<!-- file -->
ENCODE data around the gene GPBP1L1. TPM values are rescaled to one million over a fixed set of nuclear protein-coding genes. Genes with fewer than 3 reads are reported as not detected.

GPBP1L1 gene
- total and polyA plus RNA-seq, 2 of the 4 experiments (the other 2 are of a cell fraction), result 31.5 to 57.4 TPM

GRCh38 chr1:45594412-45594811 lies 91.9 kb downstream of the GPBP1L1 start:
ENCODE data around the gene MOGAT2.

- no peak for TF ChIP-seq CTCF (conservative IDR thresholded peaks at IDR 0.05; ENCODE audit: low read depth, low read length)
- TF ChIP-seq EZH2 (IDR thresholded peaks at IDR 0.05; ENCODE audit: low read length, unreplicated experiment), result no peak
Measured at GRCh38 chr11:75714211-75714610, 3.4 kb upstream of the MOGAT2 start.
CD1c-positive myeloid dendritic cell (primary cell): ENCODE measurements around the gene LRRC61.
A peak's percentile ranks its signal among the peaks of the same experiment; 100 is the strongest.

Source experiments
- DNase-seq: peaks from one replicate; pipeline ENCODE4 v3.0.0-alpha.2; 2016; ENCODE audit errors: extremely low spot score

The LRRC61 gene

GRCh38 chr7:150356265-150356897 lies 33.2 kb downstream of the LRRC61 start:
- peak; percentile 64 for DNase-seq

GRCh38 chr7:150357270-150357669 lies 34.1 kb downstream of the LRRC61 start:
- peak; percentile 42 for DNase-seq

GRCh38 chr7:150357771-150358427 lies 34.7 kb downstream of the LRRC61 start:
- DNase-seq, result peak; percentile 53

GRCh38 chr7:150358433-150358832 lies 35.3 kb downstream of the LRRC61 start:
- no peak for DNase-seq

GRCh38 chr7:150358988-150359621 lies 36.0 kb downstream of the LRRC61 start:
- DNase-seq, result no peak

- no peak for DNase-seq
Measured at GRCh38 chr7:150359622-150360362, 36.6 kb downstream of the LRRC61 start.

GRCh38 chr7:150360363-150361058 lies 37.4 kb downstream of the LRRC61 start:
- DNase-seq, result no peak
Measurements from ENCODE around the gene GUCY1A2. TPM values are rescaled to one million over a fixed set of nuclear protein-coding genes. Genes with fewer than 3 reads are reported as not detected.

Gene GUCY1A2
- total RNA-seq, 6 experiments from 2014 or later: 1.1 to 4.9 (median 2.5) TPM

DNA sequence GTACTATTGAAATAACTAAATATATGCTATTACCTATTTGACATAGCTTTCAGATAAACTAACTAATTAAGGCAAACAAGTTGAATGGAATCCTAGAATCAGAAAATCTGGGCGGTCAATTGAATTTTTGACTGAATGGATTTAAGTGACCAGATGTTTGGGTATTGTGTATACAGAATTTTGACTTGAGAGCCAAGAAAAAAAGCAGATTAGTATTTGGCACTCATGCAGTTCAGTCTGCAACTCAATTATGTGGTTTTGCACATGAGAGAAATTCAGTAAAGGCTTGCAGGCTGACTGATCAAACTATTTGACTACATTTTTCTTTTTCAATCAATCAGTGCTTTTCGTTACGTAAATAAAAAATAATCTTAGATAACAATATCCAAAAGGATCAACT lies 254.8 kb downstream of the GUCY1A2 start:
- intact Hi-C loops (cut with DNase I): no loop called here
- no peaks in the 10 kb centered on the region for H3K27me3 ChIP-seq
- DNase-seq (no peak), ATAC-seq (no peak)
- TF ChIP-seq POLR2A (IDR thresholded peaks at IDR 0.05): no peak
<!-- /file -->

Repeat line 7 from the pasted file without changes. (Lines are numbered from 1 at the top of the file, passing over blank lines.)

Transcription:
- TF ChIP-seq EZH2 (IDR thresholded peaks at IDR 0.05; ENCODE audit: low read length, unreplicated experiment), result no peak